Still, Kear doesn’t fully know why God chose him or how He saw something even the most beloved in his life struggled at times to see. But he’s sure not going to let his second chance go to waste.
“I choose to give back and serve the community because they saved my life,” he said. “Christ did the major work in my heart, but the community walked beside me for all those years and they’re still walking beside me.
“I talk to people about this all the time, including the people who I have to load into the back of my squad car. You know, as long as you’re back there, you might as well hear this: There is hope. You don’t have to do it on your own. And just because life feels like you’ve destroyed it, God can rebuild it and make it look a lot more beautiful.”
Funding announced for 42-unit residential apartment facility at Renewal Ranch
BancorpSouth in Conway hosted a check passing ceremony Feb. 22, and Community Bank President Tom Nelson presented a $750,000 grant to James A. Loy, Executive Director of Renewal Ranch.
The Federal Home Loan Bank of Dallas provided the Affordable Housing Program grant to help fund a 42-unit residential apartment facility for residents of the faith-based drug and alcohol addiction recovery program for men ages 21 and older.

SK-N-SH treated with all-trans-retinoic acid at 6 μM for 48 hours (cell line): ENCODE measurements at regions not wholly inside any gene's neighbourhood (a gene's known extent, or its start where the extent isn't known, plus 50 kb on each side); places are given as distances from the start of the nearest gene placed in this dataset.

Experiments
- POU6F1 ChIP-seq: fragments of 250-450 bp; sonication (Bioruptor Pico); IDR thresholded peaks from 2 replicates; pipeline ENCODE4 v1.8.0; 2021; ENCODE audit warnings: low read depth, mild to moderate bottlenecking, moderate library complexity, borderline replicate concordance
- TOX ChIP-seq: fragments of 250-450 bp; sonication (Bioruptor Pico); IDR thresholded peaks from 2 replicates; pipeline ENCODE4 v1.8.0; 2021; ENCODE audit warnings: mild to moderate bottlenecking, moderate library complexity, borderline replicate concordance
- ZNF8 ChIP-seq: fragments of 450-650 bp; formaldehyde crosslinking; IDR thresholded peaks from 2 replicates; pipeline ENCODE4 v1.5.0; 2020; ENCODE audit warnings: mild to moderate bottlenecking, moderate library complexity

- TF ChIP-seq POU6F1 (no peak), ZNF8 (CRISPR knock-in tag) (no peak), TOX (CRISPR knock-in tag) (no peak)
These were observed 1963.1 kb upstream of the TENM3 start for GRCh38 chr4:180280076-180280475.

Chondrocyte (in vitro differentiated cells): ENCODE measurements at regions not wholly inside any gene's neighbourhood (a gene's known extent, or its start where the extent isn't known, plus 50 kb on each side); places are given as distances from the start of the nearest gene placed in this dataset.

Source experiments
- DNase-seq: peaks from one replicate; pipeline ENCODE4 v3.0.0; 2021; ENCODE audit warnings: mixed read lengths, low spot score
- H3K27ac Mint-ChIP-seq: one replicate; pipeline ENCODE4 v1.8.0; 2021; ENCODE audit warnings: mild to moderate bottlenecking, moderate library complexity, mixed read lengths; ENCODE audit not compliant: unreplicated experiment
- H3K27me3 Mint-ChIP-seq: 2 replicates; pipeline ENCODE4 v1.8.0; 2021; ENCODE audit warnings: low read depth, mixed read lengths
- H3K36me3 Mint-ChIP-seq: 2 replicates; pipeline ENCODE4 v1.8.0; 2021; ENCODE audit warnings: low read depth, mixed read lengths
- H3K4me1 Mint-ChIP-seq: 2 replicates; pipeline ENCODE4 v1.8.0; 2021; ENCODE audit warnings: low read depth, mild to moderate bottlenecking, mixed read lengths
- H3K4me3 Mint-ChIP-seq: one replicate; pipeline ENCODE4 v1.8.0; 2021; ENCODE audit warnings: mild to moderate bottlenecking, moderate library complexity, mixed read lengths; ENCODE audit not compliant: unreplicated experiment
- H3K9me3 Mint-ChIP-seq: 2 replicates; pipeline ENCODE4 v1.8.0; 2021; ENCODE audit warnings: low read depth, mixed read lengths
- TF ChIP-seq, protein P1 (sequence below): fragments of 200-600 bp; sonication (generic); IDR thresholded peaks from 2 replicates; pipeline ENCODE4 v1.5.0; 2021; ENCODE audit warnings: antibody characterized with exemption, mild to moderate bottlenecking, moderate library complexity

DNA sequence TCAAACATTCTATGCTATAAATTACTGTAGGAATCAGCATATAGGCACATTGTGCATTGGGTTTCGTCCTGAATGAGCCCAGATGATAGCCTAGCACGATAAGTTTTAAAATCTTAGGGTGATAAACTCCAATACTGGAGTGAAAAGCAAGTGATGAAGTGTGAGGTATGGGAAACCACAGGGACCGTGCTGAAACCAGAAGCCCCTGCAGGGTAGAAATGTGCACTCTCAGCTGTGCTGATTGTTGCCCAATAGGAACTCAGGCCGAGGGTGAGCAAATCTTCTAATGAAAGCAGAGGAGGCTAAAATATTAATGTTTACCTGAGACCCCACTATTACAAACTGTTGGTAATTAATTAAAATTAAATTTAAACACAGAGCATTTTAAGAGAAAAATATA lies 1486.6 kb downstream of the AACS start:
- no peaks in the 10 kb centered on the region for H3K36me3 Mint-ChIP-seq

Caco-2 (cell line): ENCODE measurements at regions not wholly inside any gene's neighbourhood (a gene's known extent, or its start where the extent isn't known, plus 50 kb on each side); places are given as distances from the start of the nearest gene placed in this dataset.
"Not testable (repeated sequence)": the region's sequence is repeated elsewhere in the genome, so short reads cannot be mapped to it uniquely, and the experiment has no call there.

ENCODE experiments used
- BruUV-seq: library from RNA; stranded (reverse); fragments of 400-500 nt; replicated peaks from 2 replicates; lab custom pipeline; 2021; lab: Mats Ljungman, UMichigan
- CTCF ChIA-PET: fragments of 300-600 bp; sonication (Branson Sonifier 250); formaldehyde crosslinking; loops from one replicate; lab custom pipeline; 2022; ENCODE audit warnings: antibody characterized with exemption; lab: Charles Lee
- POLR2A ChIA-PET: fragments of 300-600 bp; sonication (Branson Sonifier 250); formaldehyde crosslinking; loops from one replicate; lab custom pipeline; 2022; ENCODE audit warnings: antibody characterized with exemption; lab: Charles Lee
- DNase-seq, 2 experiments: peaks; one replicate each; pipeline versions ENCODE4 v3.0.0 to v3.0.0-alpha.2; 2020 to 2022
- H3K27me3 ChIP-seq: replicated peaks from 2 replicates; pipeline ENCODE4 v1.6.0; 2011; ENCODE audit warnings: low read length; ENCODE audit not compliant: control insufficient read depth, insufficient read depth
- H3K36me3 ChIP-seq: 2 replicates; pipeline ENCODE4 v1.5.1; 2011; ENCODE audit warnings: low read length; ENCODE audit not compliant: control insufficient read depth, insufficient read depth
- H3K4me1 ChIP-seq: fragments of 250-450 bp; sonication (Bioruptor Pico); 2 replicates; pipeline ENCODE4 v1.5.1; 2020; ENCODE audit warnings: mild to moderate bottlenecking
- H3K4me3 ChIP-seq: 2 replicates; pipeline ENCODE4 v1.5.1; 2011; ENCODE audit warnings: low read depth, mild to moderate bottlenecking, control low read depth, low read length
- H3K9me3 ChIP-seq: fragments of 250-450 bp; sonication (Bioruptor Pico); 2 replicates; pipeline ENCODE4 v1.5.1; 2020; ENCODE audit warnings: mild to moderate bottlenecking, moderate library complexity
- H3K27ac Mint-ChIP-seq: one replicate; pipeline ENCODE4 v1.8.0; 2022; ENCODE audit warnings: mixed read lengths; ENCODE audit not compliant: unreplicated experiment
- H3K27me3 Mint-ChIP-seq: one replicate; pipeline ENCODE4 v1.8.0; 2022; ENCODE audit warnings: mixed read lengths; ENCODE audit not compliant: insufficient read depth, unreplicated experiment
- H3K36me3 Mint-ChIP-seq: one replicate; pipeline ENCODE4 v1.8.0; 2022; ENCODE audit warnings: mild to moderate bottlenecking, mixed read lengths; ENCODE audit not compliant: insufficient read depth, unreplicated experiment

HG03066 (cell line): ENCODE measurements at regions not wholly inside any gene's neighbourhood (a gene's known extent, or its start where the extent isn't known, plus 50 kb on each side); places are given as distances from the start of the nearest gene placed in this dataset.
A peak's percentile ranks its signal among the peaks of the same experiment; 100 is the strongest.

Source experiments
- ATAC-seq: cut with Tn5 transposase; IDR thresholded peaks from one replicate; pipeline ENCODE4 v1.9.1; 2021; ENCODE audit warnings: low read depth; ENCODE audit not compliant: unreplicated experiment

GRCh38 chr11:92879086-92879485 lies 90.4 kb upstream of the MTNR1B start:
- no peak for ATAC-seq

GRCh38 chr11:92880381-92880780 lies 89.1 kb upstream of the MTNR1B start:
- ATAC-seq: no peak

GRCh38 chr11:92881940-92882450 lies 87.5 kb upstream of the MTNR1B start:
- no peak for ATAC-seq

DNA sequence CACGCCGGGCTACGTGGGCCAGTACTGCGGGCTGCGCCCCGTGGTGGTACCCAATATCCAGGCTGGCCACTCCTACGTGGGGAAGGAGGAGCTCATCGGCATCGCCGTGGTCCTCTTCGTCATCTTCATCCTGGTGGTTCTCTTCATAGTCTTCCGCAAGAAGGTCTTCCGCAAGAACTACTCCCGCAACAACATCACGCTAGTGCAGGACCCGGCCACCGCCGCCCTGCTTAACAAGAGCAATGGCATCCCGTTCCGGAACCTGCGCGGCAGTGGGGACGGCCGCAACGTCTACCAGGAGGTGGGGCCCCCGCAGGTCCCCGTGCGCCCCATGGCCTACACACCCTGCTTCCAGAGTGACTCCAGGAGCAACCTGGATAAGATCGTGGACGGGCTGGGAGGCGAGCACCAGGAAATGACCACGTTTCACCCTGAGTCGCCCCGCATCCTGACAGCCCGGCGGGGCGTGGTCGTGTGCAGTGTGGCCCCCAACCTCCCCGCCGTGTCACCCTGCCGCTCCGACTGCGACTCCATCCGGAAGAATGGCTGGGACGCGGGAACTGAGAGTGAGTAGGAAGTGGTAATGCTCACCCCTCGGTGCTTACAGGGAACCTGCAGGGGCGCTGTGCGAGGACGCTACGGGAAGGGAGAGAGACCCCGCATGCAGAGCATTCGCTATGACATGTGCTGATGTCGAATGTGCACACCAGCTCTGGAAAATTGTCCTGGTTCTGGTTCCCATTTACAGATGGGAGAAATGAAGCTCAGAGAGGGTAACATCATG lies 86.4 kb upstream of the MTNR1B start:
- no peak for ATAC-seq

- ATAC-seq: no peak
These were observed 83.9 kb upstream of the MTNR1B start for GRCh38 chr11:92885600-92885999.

Renewal Ranch is located on 116 acres near Conway and celebrated ten years of operation last year. It serves at least 60 men and their families annually. More than 600 men have participated in the program over the past decade. The 12-month program includes counseling, 600 hours of classroom instruction, Bible study, work opportunities, and community service.
James A. Loy said, “All of the men in the new residential facility will be working jobs in the Conway area while participating in Phase 2, prior to graduation. Over 60% of the men accepted into our program successfully graduate after approximately one year.”